It makes sense that Sony Music would include The Clash in their Essential series. For one thing, the band has always been signed to the label or one of their imprints. Furthermore, they never had an album that did go at least gold. The 1985 swan song, Cut The Crap even went silver, 1979's London Calling went platinum and 1982's Combat Rock went double platinum. Not bad for four punks from England.

For me, a good compilation is one which complements and completes the rest of one's music collection. When I am looking to put together everything possible of what a group has released commercially, I try to find a set which fills in the gaps first and foremost. To this end, I prefer singles compilations which include non-LP releases and B-sides. Unfortunately, this care and attention wasn't part of the equation when I bought Essential from a used bin somewhere ten years ago, but apparently I got lucky as this compilation collects all of the singles (albeit lacking in many B-sides) along with significant LP cuts and places them in chronological order. As such, I'm going to keep this in my collection even when I do get around to buying those six proper LPs (along with Black Market Clash and Super Black Market Clash).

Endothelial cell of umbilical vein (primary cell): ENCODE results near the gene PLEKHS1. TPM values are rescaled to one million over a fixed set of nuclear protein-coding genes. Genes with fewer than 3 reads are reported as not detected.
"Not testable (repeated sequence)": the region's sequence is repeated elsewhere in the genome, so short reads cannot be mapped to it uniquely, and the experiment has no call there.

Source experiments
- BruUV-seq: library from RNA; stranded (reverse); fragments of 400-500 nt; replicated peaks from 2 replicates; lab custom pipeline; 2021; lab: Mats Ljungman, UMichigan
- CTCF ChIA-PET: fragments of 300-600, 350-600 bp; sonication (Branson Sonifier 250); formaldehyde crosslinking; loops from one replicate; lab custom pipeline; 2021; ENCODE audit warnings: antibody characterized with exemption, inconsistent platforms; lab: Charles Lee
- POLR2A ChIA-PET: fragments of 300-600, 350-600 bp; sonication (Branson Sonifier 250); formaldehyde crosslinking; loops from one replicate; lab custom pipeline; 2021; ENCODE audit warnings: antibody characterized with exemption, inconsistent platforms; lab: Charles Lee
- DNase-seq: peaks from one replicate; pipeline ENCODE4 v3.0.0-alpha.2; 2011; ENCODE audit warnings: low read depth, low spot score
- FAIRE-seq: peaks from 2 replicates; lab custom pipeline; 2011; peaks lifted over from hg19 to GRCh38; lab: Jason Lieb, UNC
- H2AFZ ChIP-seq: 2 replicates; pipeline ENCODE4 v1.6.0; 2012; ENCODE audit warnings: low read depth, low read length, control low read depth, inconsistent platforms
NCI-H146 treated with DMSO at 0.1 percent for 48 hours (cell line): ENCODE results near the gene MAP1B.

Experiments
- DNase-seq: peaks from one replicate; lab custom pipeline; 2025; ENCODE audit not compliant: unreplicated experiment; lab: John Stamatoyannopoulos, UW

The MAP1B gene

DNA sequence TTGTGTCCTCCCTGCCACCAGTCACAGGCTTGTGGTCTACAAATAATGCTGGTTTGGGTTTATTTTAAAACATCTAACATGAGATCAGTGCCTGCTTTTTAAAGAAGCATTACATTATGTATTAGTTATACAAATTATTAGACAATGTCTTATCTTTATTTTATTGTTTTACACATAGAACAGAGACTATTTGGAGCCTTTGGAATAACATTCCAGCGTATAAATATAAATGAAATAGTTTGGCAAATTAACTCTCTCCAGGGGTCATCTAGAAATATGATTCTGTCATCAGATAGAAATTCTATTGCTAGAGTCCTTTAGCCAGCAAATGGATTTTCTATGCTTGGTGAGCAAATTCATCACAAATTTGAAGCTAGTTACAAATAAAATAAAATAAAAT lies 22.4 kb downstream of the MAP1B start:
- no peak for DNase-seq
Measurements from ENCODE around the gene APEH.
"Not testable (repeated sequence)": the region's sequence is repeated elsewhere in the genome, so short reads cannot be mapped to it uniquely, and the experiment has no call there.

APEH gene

So, we begin Essential in 1977. More than the first half of disc one is devoted to songs from The Clash (jumping back and forth between the US and UK versions of the LP). In all, thirteen tracks on Essential come from this LP or singles culled from it, making it the most represented here. Give 'Em Enough Rope gets five songs represented and the remaining two tracks – "Capitol Radio One" and "Groovy Times" were originally compiled on Black Market Clash and Super Black Market Clash, respectively.

Growing up, I'd never heard anything from disc one of Essential. It was songs from disc two that got played on the radio stations I listed to in Northern New York. In Potsdam, New York's college radio community, it seemed to be the same way. One of the more frustrating things I faced as music director was getting newbies to break out of their top 40 induced torpor, which happened more often than not. Regardless, and speaking of top 40, the first song I'd ever heard by The Clash came because I was watching VH1's A to Z music video marathon. They had given lip service to the group by playing "Rock The Casbah."

"London Calling," which opens disc two, has been a Pittsburgh club favourite for as long as I can remember. In fact, I can't remember another Clash song being played at a club in the city for as long as I've lived here. There have been times when I thought "Straight To Hell" was being started up only to discover that I was actually hearing M.I.A.'s Clash-sampling "Paper Planes." I found that quite annoying, actually. Sampling, when done right, doesn't fool the listener into thinking they are about to hear the original song.